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8 biggest Supreme Court rulings this month

The Roberts court, photographed in 2010
The Roberts court, photographed in 2010
Steve Petteway, Collection of the Supreme Court of the United States via Wikimedia

As the current Supreme Court term comes to a close this month, it's ruling on a ton of cases. We're closely tracking and explaining the biggest ones and will keep this post updated as decisions come out.

1) Patents
On June 19, the Supreme Court placed stricter limits on when software can be patented.
The Supreme Court just restricted software patents. Here's what that means.
The Supreme Court doesn't understand software, and that's a problem
How the Supreme Court might kill software patents
Will the Supreme Court ever figure out technology?
Everything you need to know about patents

2) Greenhouse gases and the EPA

On June 23, the Supreme Court limited the Environmental Protection Agency's ability to regulate facilities that emit carbon dioxide.
The Supreme Court just made it a little harder for the EPA to fight climate change

3) Aereo and TV broadcast rights

On June 25, the Supreme Court ruled that TV streaming startup Aereo infringed copyright by enabling customers to record broadcast TV over the Internet.
Aereo loses Supreme Court case
The Supreme Court's Aereo decision could endanger cloud storage services
Will the Supreme Court ever figure out technology?
Everything you need to know about the Aereo case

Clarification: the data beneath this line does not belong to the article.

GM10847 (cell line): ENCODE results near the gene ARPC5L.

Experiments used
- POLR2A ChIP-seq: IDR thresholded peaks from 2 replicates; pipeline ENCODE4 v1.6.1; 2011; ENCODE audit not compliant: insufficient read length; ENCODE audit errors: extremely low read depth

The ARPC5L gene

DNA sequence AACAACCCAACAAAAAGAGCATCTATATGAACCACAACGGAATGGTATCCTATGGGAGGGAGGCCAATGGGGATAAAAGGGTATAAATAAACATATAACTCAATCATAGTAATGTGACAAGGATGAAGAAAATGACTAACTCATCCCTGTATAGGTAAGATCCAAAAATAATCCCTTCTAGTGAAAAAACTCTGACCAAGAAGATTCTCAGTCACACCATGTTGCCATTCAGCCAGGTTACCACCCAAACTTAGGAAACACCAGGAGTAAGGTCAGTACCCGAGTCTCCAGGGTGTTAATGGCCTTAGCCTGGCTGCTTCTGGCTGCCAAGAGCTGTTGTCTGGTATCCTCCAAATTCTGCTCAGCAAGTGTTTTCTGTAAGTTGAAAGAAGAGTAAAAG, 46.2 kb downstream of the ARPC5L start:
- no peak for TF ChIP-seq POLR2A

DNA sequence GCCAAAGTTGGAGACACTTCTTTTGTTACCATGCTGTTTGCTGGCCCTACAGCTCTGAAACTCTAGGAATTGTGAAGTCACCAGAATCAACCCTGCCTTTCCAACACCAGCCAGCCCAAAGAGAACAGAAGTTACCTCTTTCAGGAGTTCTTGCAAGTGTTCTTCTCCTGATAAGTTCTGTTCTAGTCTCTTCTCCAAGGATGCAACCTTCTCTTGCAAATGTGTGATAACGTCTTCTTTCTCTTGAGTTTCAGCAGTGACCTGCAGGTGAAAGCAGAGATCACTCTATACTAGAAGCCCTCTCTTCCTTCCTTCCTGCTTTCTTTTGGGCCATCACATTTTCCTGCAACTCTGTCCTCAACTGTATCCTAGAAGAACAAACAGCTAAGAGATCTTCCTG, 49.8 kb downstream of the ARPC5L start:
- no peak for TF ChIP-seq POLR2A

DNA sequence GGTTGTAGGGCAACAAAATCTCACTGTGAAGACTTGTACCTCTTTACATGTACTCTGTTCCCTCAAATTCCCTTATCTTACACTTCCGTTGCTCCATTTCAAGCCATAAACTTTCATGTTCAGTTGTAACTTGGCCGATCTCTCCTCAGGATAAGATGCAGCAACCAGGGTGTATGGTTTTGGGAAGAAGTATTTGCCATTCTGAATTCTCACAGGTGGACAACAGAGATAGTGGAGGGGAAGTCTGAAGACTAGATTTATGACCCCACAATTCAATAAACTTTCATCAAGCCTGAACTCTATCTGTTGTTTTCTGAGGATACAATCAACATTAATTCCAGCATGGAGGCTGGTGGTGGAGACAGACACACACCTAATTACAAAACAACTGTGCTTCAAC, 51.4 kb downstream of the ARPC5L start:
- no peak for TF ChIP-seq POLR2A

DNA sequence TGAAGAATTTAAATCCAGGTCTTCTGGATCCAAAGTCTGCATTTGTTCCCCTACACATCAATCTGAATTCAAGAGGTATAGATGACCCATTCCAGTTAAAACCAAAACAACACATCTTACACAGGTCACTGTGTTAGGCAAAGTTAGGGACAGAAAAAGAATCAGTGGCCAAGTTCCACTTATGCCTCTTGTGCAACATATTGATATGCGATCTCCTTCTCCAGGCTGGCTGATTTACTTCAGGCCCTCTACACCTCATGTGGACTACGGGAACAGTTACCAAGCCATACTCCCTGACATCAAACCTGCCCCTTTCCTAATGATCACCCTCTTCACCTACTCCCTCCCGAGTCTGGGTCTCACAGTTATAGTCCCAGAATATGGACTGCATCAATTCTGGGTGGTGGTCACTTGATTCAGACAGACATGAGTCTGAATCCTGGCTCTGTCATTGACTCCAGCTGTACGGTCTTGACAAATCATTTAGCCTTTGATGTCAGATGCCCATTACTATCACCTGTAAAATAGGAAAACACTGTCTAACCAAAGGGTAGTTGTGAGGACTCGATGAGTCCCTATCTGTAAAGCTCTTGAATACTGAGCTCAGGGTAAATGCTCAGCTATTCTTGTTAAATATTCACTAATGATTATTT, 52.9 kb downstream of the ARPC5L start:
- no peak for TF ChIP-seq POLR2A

4) Cellphone privacy

On June 25, the Supreme Court decided that police need a warrant before they can search the information on people's cell phones.

SCOTUS rules cops can't search your cell phone without a warrant
John Roberts rules that iPhones aren't really phones
Surprise: the Supreme Court does know a lot about mobile phones
The most important sentence in the Supreme Court's cell phone privacy ruling

5) Presidential powers
On June 26, the Court ruled against Obama on recent Presidential appointments without Senate confirmation while the Senate was holding pro forma sessions only. But the opinion upheld that such appointments are ok if the recess is 10 days long or longer.
Supreme Court unanimously rules Obama’s recess appointments unconstitutional

6) Abortion clinic protester buffer zones

On June 26,  the Court ruled that a law that didn't allow protestors within 35 feet of an abortion clinic violated the First Amendment.
Supreme Court: abortion clinic ‘buffer-zones’ violate the First Amendment
How can the Supreme Court have a protest buffer zone if abortion clinics can't?
In three years, states passed more abortion restrictions than in the past three decades
The Supreme Court will defend your right to free speech if it agrees with you

7) Obamacare & contraceptives

On June 30, the Supreme Court decided that "closely-held corporations" can't be required to provide contraceptives to employees.
Supreme Court rules against Obamacare's birth control mandate
Ongoing coverage here: Obamacare's birth control mandate's big day in court
Everything you need to know about Obamacare and birth control

8) Labor unions

On June 30, the Court ruled that Illinois can't make the class of workers in this particular case pay representation fees to labor unions. But it didn't overrule anything about direct employees of state and local governments.
Supreme Court drastically curtails public sector unions